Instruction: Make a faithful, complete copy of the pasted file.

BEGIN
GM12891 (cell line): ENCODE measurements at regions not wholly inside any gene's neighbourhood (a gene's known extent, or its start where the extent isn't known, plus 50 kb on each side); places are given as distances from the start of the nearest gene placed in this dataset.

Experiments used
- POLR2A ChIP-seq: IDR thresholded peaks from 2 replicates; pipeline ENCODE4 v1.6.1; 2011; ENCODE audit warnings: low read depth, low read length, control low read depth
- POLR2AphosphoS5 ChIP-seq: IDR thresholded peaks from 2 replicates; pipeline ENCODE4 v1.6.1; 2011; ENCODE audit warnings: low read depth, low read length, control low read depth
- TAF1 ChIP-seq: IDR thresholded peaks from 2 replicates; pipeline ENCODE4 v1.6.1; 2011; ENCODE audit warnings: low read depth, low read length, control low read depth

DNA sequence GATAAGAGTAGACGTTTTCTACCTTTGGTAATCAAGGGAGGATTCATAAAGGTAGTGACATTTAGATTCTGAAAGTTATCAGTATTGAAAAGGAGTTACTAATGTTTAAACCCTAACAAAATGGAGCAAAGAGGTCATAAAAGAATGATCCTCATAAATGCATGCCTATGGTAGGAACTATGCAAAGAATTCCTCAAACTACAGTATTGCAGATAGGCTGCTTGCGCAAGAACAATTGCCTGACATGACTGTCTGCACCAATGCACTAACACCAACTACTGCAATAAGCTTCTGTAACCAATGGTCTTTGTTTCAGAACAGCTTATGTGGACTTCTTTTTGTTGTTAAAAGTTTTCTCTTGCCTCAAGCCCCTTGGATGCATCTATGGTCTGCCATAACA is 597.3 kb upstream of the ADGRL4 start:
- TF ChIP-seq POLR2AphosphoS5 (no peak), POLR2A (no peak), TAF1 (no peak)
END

GM12891 (cell line): ENCODE measurements at regions not wholly inside any gene's neighbourhood (a gene's known extent, or its start where the extent isn't known, plus 50 kb on each side); places are given as distances from the start of the nearest gene placed in this dataset.

Experiments used
- POLR2A ChIP-seq: IDR thresholded peaks from 2 replicates; pipeline ENCODE4 v1.6.1; 2011; ENCODE audit warnings: low read depth, low read length, control low read depth
- POLR2AphosphoS5 ChIP-seq: IDR thresholded peaks from 2 replicates; pipeline ENCODE4 v1.6.1; 2011; ENCODE audit warnings: low read depth, low read length, control low read depth
- TAF1 ChIP-seq: IDR thresholded peaks from 2 replicates; pipeline ENCODE4 v1.6.1; 2011; ENCODE audit warnings: low read depth, low read length, control low read depth

DNA sequence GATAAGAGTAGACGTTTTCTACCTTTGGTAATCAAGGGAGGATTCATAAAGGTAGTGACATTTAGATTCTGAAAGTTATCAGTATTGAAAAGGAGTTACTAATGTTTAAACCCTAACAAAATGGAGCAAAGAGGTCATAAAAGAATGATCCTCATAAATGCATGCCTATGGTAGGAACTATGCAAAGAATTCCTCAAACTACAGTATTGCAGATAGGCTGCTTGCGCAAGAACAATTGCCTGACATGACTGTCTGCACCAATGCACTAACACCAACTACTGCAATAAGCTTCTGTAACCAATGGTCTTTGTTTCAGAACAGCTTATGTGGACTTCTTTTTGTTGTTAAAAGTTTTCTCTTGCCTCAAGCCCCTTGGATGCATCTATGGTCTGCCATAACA is 597.3 kb upstream of the ADGRL4 start:
- TF ChIP-seq POLR2AphosphoS5 (no peak), POLR2A (no peak), TAF1 (no peak)